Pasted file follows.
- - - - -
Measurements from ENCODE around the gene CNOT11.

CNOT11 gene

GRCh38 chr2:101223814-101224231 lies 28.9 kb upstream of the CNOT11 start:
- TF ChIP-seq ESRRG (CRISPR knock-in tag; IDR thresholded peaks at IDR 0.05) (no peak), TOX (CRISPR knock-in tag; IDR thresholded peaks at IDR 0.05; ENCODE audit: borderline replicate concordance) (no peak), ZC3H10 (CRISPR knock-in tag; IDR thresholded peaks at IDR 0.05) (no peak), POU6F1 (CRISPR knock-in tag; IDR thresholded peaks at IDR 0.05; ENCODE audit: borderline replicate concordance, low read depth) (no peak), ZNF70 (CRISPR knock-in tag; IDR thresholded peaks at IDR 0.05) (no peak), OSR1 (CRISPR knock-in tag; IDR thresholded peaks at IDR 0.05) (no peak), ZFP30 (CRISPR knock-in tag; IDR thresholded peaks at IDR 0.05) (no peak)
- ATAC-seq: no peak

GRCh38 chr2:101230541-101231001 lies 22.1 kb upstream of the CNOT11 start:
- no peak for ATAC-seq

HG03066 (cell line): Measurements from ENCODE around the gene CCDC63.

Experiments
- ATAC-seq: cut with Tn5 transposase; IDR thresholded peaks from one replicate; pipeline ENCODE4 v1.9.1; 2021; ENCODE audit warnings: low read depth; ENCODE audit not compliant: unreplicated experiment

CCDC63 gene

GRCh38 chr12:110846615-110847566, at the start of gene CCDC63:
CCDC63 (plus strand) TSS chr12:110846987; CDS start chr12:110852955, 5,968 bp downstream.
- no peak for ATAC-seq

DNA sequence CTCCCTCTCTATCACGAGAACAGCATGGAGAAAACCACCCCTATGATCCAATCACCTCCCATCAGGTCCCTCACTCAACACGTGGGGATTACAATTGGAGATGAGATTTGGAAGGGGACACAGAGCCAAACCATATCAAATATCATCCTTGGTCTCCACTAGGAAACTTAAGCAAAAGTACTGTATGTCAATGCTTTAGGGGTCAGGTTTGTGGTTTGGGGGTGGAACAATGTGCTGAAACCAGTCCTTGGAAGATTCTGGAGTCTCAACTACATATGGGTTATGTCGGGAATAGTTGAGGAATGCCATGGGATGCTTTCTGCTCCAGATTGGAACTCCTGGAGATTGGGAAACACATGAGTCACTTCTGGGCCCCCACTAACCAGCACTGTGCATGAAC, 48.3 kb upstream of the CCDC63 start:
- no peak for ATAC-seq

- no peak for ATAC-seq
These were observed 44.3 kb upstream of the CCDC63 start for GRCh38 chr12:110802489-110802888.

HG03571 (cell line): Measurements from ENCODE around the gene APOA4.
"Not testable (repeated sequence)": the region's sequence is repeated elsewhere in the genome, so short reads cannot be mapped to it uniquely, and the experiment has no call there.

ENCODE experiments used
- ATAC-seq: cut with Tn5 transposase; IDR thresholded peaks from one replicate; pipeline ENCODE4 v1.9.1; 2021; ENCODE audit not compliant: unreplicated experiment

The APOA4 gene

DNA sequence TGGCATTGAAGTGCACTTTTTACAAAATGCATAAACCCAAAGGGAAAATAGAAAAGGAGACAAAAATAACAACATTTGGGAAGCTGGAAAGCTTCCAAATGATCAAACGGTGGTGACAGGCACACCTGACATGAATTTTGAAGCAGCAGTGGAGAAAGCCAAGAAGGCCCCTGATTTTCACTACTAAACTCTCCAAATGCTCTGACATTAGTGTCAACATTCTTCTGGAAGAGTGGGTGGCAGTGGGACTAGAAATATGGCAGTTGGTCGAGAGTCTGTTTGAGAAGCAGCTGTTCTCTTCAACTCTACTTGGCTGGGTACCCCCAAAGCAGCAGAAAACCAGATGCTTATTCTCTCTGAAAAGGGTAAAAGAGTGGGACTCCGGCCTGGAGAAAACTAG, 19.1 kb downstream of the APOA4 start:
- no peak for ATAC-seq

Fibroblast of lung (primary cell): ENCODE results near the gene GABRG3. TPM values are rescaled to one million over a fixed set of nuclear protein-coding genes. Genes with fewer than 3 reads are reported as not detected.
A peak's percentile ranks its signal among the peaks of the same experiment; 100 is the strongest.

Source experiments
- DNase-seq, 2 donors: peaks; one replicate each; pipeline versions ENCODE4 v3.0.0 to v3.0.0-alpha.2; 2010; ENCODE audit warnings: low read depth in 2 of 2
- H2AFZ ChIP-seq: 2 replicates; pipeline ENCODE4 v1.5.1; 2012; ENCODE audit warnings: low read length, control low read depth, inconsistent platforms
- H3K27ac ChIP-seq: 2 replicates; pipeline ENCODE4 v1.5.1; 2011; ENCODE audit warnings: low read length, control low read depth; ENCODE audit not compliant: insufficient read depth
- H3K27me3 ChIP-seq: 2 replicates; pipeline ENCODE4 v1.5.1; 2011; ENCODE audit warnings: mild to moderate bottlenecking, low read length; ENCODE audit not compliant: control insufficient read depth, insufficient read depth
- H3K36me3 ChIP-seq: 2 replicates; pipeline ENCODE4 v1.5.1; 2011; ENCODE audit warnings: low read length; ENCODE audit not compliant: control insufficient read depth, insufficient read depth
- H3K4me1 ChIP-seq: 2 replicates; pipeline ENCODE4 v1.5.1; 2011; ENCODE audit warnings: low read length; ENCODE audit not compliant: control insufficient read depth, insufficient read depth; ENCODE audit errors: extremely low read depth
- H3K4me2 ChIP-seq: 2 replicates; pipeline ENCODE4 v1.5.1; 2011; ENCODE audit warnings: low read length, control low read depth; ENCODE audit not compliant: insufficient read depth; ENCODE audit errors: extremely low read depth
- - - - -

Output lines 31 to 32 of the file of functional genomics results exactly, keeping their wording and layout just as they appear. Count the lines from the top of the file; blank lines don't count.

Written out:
- H3K27ac ChIP-seq: 2 replicates; pipeline ENCODE4 v1.5.1; 2011; ENCODE audit warnings: low read length, control low read depth; ENCODE audit not compliant: insufficient read depth
- H3K27me3 ChIP-seq: 2 replicates; pipeline ENCODE4 v1.5.1; 2011; ENCODE audit warnings: mild to moderate bottlenecking, low read length; ENCODE audit not compliant: control insufficient read depth, insufficient read depth